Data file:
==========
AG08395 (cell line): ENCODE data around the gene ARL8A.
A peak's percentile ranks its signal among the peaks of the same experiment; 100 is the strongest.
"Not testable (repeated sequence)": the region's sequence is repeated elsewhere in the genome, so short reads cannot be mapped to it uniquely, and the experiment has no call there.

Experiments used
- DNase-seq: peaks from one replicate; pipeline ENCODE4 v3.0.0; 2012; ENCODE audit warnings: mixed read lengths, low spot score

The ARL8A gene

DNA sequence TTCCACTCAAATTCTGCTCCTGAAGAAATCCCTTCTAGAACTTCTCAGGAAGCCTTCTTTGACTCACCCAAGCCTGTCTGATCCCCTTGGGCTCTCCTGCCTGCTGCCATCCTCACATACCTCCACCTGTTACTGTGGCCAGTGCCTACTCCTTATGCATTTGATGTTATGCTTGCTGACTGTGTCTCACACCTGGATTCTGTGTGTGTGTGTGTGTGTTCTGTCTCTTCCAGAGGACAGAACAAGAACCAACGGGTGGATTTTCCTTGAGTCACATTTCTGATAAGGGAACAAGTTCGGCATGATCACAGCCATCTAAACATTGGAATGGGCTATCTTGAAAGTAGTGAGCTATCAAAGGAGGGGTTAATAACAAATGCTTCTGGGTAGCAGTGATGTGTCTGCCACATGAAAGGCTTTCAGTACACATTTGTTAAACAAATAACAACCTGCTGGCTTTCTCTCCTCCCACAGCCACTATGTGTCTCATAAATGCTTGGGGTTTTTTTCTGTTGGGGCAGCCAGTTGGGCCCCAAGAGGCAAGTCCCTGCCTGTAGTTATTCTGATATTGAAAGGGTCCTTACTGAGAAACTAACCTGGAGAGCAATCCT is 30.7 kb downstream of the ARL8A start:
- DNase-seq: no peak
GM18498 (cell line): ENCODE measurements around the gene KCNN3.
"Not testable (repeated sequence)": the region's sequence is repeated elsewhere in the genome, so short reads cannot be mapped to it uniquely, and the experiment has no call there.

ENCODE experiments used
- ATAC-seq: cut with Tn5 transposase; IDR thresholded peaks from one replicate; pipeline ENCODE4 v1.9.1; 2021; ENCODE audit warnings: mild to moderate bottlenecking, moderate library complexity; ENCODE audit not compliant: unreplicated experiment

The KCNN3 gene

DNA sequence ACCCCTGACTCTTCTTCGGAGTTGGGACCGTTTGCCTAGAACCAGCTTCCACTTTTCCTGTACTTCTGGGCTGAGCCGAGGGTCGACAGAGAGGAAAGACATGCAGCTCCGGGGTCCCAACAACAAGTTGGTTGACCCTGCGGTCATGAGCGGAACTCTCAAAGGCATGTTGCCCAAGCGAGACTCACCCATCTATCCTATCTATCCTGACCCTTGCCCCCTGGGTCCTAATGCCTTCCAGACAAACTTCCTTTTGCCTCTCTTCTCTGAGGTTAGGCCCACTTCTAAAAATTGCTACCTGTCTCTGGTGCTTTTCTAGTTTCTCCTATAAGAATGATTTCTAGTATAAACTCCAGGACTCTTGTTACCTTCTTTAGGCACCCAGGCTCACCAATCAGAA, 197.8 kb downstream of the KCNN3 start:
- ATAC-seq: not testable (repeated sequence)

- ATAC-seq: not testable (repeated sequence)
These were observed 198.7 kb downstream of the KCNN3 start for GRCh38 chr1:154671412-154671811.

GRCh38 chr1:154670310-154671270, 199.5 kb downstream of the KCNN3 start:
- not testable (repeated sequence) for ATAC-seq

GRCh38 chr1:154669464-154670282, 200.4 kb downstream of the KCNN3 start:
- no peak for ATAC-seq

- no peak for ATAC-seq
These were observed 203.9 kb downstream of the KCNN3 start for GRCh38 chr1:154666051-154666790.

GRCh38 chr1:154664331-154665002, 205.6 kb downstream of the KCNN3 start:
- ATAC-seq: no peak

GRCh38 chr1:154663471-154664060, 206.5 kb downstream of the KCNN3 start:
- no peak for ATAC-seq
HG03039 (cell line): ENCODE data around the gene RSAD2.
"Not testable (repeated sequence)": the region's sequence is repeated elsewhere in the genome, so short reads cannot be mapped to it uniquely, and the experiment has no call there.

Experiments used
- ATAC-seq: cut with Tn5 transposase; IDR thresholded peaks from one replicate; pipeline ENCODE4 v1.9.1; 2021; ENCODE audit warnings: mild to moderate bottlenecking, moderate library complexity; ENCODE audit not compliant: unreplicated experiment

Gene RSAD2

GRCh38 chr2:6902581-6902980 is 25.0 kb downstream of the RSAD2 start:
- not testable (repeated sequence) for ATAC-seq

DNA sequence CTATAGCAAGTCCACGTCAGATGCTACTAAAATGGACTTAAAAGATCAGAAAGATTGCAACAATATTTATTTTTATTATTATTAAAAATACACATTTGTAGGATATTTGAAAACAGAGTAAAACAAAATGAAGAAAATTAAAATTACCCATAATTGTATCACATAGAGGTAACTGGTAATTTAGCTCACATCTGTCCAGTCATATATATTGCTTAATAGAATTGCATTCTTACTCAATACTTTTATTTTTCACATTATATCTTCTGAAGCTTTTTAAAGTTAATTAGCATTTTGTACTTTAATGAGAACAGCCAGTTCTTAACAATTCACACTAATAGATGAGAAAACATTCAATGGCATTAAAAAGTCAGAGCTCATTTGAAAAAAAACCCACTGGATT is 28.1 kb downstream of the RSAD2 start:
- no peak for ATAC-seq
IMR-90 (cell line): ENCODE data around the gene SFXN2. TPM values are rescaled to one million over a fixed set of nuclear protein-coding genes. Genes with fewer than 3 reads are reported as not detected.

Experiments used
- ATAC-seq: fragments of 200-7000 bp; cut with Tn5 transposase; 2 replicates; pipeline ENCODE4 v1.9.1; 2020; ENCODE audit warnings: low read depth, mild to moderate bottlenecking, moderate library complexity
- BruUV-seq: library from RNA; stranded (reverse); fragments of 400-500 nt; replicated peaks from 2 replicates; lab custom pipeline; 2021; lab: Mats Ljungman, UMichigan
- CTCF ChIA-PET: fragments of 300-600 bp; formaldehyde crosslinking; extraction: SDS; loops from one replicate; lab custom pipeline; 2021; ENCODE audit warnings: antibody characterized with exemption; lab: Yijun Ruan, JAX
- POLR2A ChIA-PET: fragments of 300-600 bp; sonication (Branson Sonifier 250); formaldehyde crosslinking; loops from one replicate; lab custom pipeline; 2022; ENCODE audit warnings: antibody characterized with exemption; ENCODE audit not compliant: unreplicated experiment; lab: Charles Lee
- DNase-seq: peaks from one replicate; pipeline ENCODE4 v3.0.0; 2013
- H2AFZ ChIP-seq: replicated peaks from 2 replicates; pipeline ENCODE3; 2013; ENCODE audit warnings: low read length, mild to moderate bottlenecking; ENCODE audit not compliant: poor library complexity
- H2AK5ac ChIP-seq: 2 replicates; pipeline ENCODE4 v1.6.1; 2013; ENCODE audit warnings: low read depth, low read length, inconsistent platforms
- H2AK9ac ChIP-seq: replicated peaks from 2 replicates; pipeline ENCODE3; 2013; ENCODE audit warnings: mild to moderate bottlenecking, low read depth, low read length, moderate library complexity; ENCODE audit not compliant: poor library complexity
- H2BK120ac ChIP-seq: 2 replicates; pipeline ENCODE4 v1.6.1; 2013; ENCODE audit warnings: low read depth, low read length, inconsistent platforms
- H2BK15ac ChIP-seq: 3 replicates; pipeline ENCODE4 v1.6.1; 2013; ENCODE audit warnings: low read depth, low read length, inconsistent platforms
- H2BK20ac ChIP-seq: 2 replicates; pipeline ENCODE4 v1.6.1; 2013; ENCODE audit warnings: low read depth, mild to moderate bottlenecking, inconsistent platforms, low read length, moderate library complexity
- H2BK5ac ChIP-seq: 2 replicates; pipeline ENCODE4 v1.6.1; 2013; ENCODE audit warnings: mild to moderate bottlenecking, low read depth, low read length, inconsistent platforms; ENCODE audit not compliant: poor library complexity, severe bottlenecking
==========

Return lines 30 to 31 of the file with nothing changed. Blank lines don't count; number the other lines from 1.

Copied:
Experiments used
- ATAC-seq: cut with Tn5 transposase; IDR thresholded peaks from one replicate; pipeline ENCODE4 v1.9.1; 2021; ENCODE audit warnings: mild to moderate bottlenecking, moderate library complexity; ENCODE audit not compliant: unreplicated experiment